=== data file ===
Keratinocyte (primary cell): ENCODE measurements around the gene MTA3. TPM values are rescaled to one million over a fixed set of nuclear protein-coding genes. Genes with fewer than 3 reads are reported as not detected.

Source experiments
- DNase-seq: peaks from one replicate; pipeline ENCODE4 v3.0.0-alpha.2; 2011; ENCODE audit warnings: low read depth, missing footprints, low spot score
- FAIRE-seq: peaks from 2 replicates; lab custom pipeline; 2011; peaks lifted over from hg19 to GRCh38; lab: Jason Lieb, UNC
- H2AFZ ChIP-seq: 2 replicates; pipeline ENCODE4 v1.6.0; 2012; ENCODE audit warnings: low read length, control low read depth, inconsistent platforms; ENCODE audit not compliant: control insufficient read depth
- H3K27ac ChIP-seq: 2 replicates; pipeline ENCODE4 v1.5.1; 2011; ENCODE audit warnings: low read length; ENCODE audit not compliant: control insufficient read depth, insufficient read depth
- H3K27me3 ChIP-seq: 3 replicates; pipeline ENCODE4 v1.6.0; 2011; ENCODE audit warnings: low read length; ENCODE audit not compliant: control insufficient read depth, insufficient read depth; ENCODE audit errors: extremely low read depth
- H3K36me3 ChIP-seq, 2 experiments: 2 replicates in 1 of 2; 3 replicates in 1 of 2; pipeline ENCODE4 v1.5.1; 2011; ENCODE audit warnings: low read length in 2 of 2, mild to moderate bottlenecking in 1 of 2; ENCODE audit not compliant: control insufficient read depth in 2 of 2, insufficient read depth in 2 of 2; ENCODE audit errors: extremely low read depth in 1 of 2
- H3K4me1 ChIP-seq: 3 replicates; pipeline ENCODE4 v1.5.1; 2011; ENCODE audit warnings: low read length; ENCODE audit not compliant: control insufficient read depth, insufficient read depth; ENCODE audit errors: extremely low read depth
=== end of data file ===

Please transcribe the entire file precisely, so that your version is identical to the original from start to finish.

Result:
Keratinocyte (primary cell): ENCODE measurements around the gene MTA3. TPM values are rescaled to one million over a fixed set of nuclear protein-coding genes. Genes with fewer than 3 reads are reported as not detected.

Source experiments
- DNase-seq: peaks from one replicate; pipeline ENCODE4 v3.0.0-alpha.2; 2011; ENCODE audit warnings: low read depth, missing footprints, low spot score
- FAIRE-seq: peaks from 2 replicates; lab custom pipeline; 2011; peaks lifted over from hg19 to GRCh38; lab: Jason Lieb, UNC
- H2AFZ ChIP-seq: 2 replicates; pipeline ENCODE4 v1.6.0; 2012; ENCODE audit warnings: low read length, control low read depth, inconsistent platforms; ENCODE audit not compliant: control insufficient read depth
- H3K27ac ChIP-seq: 2 replicates; pipeline ENCODE4 v1.5.1; 2011; ENCODE audit warnings: low read length; ENCODE audit not compliant: control insufficient read depth, insufficient read depth
- H3K27me3 ChIP-seq: 3 replicates; pipeline ENCODE4 v1.6.0; 2011; ENCODE audit warnings: low read length; ENCODE audit not compliant: control insufficient read depth, insufficient read depth; ENCODE audit errors: extremely low read depth
- H3K36me3 ChIP-seq, 2 experiments: 2 replicates in 1 of 2; 3 replicates in 1 of 2; pipeline ENCODE4 v1.5.1; 2011; ENCODE audit warnings: low read length in 2 of 2, mild to moderate bottlenecking in 1 of 2; ENCODE audit not compliant: control insufficient read depth in 2 of 2, insufficient read depth in 2 of 2; ENCODE audit errors: extremely low read depth in 1 of 2
- H3K4me1 ChIP-seq: 3 replicates; pipeline ENCODE4 v1.5.1; 2011; ENCODE audit warnings: low read length; ENCODE audit not compliant: control insufficient read depth, insufficient read depth; ENCODE audit errors: extremely low read depth